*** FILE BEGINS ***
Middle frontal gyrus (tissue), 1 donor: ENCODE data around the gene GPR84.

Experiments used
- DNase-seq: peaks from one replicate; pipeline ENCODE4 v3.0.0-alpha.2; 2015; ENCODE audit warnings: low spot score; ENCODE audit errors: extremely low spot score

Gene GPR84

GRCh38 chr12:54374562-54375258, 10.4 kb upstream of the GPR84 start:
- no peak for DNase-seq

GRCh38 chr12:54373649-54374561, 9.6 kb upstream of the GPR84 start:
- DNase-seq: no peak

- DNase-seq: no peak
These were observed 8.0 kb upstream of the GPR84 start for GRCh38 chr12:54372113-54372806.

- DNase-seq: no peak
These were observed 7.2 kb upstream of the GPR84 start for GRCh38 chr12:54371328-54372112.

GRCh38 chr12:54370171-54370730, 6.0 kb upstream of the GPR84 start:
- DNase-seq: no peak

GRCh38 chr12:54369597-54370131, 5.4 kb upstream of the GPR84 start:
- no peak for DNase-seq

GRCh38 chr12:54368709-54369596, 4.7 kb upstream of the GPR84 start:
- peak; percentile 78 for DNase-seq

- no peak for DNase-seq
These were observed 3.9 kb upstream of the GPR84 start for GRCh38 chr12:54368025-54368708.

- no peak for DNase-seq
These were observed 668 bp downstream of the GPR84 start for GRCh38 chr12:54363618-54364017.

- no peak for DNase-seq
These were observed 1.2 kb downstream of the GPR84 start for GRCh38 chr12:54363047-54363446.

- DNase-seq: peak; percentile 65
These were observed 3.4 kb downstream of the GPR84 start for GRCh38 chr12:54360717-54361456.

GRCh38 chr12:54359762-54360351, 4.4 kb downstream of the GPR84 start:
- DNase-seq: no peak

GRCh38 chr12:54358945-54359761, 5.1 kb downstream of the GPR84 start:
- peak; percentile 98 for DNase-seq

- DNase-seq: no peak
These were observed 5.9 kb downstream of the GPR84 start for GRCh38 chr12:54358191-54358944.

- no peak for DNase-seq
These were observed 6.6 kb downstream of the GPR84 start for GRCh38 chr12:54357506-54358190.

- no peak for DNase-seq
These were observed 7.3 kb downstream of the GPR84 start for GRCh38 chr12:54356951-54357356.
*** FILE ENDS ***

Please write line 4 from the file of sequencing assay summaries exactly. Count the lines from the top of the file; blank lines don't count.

Gene GPR84